This week, we look at US GDP’s strong recovery, TransUnion’s LendIt webinar takeaways, and the continued focus on banking services by Square, Klarna, and Walmart.

Let’s get to it.

US GDP Growth at 10%?

The US economy has roared back to life, with the Fed estimating that the GDP growth could hit 10% for the quarter. “With strong federal fiscal support and continued progress on vaccination, GDP growth this year could be the strongest we’ve seen in decades,” said NY Fed President John Williams.

Fed’s Eye on Inflation, Bond Market Turmoil

Fed Chairman Jerome Powell said that inflation is likely to rise as the economy recovers, but he believes it will be temporary. A selloff in equities still ensued as benchmark 10-year Treasury yields jumped another 7 basis points to 1.55%, the highest since mid-February of last year.

Although the Fed is unlikely to raise rates, it can implement some policy tweaks to address the recent turmoil in bond markets.

  • One possible tweak is the third iteration of Operation Twist, in which the Fed sells short-term bills and buys longer-duration bonds to flatten the yield curve
  • Another could be an increase in the IOER (Interest on Excess Reserves) from 0.10% to 0.15%. IOER serves as a guardrail for some short-term rates, which is important to money market funds that have had to buy bills at negative real rates

BNPL surges, while originations in personal loans slow

LendIt hosted a webinar with Transunion on “Risk Strategy Considerations for a Post-COVID-19 Environment”. Key takeaways were:

  • Concern around consumers’ future behavior as stimulus payments dry up, hardship programs are wound down, and rent moratoriums expire
  • Many consumers took the hardship protection to protect themselves against further potential economic fallout rather than having an immediate need. They kept making payments, and by December 2020, 78% of consumers who had taken forbearance had already emerged from those programs, which is consistent with PeerIQ’s previous analysis
  • Although originations in the personal loan space declined, BNPL saw double-digit monthly growth

Source: TransUnion, PeerIQ

Square Begins Banking Operations

Square, Inc. has announced the launch of its Utah based industrial bank, Square Financial Services. Now that it is FDIC approved, the company will start underwriting and originating business loans for Square Capital’s existing lending product.

Note that Square Financial Services will continue to sell loans to third-party investors and limit balance sheet exposure. In their press release, Square stated, “we do not expect the bank to have a material impact on Square’s consolidated balance sheet, total net revenue, gross profit, or Adjusted EBITDA in 2021.”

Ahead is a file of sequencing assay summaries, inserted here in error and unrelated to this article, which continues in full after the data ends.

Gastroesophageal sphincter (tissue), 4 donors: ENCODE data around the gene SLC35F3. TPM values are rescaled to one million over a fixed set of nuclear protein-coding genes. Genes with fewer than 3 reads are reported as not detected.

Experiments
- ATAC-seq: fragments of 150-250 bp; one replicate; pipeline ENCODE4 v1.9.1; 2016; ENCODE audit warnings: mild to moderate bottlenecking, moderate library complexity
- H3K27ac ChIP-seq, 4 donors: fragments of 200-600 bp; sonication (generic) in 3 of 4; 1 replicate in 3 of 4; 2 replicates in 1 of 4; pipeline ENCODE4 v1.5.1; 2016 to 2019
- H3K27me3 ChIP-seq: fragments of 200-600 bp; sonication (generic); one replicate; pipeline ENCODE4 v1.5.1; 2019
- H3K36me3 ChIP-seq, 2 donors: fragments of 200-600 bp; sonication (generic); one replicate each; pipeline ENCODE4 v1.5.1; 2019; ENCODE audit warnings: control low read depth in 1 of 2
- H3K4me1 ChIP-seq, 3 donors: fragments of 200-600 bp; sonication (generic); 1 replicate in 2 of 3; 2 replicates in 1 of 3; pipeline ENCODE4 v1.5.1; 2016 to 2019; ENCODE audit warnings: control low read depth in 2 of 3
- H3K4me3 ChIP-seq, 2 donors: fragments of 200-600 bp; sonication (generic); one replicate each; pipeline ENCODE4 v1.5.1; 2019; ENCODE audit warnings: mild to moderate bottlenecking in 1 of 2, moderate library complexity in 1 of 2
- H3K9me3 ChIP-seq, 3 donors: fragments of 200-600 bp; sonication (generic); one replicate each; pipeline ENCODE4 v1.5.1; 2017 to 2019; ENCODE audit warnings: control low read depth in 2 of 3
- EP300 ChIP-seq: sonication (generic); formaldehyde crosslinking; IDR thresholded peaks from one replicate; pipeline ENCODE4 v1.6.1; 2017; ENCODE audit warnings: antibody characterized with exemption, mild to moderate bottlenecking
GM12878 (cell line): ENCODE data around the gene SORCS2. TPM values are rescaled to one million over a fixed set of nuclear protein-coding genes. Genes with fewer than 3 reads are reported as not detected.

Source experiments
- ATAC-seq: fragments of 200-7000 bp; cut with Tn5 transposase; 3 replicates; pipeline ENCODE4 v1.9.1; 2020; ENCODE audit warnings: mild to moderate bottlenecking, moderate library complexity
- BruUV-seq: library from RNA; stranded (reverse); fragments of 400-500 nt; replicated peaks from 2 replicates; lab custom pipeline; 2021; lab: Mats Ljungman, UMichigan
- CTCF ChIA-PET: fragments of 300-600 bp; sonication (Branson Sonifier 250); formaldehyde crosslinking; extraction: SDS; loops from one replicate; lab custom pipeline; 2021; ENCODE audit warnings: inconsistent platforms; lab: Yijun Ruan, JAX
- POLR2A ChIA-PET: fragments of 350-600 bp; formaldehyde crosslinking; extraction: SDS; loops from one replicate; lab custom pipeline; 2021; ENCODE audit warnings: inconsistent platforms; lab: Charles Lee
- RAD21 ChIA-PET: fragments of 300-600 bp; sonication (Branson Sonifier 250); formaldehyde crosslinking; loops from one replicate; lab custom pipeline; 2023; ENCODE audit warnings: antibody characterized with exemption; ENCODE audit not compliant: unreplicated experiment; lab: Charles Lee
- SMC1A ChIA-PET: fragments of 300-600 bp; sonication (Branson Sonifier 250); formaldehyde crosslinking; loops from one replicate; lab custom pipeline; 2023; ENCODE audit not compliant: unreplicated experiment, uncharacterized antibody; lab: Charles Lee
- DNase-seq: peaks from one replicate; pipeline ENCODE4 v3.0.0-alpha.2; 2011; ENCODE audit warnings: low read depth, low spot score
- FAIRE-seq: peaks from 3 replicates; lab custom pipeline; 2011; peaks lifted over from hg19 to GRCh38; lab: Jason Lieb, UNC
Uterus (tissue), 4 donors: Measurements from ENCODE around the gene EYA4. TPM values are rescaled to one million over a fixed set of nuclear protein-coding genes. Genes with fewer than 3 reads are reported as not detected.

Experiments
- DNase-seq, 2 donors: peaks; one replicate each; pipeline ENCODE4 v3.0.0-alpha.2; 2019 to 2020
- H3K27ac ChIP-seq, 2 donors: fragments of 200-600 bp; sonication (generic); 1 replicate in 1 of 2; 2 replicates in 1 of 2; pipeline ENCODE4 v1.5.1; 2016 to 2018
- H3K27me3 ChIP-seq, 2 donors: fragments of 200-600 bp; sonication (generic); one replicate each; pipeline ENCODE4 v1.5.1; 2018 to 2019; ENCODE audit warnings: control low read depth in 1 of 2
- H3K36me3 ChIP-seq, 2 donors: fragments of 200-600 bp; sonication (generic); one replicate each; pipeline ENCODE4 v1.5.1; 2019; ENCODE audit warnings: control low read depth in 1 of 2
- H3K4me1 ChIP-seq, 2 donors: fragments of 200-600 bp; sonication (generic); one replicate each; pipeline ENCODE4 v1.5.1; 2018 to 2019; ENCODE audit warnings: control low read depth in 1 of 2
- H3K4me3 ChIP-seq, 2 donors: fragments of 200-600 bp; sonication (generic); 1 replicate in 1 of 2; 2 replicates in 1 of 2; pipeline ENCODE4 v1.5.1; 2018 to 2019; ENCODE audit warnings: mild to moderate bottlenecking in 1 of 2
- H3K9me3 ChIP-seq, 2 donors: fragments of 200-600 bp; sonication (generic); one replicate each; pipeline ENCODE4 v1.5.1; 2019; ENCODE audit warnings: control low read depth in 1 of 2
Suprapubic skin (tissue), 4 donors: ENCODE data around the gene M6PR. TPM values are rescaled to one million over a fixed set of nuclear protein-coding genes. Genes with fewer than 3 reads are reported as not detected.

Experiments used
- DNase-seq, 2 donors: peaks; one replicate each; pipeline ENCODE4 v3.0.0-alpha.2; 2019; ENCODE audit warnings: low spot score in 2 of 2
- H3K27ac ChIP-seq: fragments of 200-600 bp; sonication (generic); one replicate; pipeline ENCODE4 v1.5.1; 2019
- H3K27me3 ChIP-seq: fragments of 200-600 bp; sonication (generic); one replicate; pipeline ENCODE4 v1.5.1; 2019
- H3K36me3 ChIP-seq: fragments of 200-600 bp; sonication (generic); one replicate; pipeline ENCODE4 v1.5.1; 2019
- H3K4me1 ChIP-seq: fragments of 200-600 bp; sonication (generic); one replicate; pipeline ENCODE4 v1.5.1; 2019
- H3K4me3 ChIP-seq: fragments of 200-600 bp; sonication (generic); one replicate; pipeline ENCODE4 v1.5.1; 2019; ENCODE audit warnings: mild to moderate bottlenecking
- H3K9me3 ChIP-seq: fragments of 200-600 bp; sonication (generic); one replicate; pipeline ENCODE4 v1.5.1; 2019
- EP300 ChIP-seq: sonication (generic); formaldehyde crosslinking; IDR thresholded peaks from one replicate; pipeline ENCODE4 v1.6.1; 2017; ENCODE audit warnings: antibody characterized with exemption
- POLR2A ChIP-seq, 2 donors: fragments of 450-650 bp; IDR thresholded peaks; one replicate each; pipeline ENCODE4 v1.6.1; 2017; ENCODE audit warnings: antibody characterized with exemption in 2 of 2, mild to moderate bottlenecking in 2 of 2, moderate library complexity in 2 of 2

The move signals Square CEO Jack Dorsey’s broader ambition of making the tech company a one-stop shop for finance. Square also has a track record of building fast-growing products internally. Cash App, which started as a smaller internal project, now makes up roughly half of Square’s gross profit.

Klarna Valuation at $31 Bn

Led by CEO Sebastian Siemiatkowski, Klarna has secured $1 Bn in funding at a post-money valuation of $31 Bn, making Klarna Europe’s most valued private fintech.

With the new funding, Klarna wants to build a stronger financial relationship with its customers by ultimately becoming a challenger bank. It has a range of licensed banking products, such as  savings and current accounts in Sweden and Germany, with more countries to follow.

In BNPL, Klarna is active in more than 17 countries and has over 250,000 retail partners, including Macys, H&M, Ikea, Expedia Group, Samsung, ASOS, Peloton, Abercrombie & Fitch, Nike, and AliExpress.

In the US, Klarna’s main competitor Affirm currently has a market cap of $18.7 Bn.

Walmart FinTech Startup Scores Key GS Talent

Walmart’s fintech startup has attracted some of Goldman’s key talent. The head of Goldman’s Marcus unit, Omer Ismail, has decided to leave the bank to join Walmart’s new fintech venture. He is a 20-year veteran with Goldman and was one of the executives that developed its strategy for digital banking offerings back in 2014.

Joining him at Walmart is David Stark, who helped land and build Goldman’s credit-card offerings with Apple and General Motors.

Walmart said in January that it was creating a majority-owned fintech subsidiary in a partnership with venture-capital firm Ribbit Capital. See our initial coverage here.


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